Sports Chatter: Nutrition Plays a Critical Role in Athletic Performance and Healing

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Written by Ian Cramer, MS, ATC

Today’s young athletes are more active, more involved, and more ‘on the go’ than ever. What powers athletes through classes, practices, and games? The food they eat. Proper nutrition for a young athlete plays not only an important role in their performance at school, but also on the field with injury recovery.

The American Dietetics Association (ADA), Dieticians of Canada, and the American College of Sports Medicine (ACSM) have come out with a joint position statement on the correlation between nutrition and athletic performance: “Physical activity, athletic performance, and recovery from exercise are enhanced by optimal nutrition.” These organizations recommend an appropriate selection of foods and fluids, timing of intake, and supplement choices for ideal health and exercise performance. With the joint position statement on nutrition, it can be concluded that food absolutely makes a difference. However, a multitude of organizations leave it up to medical professionals to speak to individual athletes or teams about their personal nutrition requirements. An article from 2012 revealed that adequate knowledge of nutrition was discovered in only 35% of coaches and 9% of athletes–but 71% of Athletic Trainers and 83% of Strength and Conditioning Specialists possessed this knowledge.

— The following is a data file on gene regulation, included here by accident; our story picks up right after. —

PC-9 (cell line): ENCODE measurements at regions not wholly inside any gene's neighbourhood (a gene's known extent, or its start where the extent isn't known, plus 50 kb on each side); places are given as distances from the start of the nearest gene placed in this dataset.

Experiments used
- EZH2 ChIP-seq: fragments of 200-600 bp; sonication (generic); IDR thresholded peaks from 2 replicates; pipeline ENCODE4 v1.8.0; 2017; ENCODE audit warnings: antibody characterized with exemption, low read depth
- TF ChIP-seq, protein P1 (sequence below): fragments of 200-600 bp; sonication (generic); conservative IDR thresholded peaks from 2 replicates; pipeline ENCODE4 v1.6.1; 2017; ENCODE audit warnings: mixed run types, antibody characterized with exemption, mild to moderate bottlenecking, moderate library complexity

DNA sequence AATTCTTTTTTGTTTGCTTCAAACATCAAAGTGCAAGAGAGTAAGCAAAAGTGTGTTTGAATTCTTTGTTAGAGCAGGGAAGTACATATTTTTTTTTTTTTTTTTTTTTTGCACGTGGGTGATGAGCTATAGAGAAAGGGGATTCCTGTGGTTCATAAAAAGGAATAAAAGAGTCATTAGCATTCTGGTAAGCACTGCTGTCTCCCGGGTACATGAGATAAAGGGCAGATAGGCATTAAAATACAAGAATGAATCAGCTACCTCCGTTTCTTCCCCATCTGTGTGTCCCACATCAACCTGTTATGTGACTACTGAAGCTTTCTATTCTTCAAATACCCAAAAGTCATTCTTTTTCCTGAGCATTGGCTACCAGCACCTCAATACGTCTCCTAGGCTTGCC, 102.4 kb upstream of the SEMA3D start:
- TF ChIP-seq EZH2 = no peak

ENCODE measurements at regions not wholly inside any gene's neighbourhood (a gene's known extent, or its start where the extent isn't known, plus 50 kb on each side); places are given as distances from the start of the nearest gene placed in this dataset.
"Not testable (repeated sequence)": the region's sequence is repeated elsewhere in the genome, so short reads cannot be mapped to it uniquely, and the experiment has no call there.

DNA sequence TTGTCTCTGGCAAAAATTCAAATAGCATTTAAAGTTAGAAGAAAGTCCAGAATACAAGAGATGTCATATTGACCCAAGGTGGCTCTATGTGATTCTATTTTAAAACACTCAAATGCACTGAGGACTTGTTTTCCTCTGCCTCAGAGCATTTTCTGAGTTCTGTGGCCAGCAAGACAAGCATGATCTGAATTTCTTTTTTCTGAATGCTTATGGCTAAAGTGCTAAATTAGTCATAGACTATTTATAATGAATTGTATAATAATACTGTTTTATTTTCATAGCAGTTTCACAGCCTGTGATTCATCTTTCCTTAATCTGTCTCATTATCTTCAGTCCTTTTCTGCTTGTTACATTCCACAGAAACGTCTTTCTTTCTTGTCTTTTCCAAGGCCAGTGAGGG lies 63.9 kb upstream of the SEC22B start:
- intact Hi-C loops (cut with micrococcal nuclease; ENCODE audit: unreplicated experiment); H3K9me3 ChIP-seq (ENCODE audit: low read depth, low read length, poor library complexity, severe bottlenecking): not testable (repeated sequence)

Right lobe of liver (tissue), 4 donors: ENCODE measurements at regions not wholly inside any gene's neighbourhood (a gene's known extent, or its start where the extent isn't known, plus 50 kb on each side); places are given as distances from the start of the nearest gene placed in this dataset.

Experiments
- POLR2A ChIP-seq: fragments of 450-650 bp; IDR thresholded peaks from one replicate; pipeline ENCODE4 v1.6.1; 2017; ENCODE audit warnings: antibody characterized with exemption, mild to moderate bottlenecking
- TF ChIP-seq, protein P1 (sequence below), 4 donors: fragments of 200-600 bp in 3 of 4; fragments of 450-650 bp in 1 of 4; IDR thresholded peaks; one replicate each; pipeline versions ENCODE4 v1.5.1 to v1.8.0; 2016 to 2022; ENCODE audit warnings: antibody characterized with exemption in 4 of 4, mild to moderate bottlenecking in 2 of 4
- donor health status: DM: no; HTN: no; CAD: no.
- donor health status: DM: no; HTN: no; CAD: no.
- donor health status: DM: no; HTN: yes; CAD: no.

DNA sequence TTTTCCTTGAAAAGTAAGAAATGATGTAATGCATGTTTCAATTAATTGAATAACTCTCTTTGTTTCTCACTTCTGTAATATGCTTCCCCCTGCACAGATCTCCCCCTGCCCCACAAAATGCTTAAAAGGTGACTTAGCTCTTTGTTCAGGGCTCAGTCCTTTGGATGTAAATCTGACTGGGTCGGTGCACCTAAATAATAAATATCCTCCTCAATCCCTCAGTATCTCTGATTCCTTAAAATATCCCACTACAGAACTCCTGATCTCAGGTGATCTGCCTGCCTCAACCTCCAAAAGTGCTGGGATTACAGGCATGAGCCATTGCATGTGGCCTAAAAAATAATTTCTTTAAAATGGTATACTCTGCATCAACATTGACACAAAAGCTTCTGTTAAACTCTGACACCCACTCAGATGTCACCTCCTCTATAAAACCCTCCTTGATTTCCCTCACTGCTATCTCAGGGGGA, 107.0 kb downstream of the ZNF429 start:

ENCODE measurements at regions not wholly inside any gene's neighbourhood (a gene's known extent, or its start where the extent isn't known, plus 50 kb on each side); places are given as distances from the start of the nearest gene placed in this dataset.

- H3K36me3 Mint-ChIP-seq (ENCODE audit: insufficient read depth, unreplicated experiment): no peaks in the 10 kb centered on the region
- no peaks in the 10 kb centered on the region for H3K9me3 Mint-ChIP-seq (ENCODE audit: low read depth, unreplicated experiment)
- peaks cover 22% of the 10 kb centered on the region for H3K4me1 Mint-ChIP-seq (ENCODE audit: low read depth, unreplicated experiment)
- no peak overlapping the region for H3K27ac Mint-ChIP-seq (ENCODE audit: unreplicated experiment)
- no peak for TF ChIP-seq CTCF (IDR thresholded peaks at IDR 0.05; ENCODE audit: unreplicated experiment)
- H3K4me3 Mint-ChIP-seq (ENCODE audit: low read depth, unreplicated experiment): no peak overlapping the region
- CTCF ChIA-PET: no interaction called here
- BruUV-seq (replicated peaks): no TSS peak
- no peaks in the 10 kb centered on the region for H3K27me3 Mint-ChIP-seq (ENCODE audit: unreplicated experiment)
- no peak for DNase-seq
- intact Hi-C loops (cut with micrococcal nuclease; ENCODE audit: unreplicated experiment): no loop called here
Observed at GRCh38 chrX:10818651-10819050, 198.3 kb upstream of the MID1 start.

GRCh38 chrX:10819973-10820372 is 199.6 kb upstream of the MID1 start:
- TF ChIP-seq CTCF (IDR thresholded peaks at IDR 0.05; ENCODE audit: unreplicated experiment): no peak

The approach to nutrition can be tricky for the masses. First and foremost, an emphasis on food, rather than dietary supplements, pills, and artificial bars or powders is important. Dietary supplements should only be used if needed and under the supervision of a health care professional. The vast majority of an athlete’s diet should be whole foods, such as whole fruits, vegetables, grains and legumes, rather than processed, high-sugar or high-fat foods. Not only do whole foods have greater nutritional content, but in most cases, the vitamins and minerals in these food products are better absorbed by the body. The body utilizes the nutrients found in whole foods for immediate or long-term energy, muscle repair, and recovery from daily exercise or injuries. The building blocks for increased performance and stronger muscles and bones come from food intake. So wouldn’t you want to utilize the best building blocks to get the greatest performance out of your body?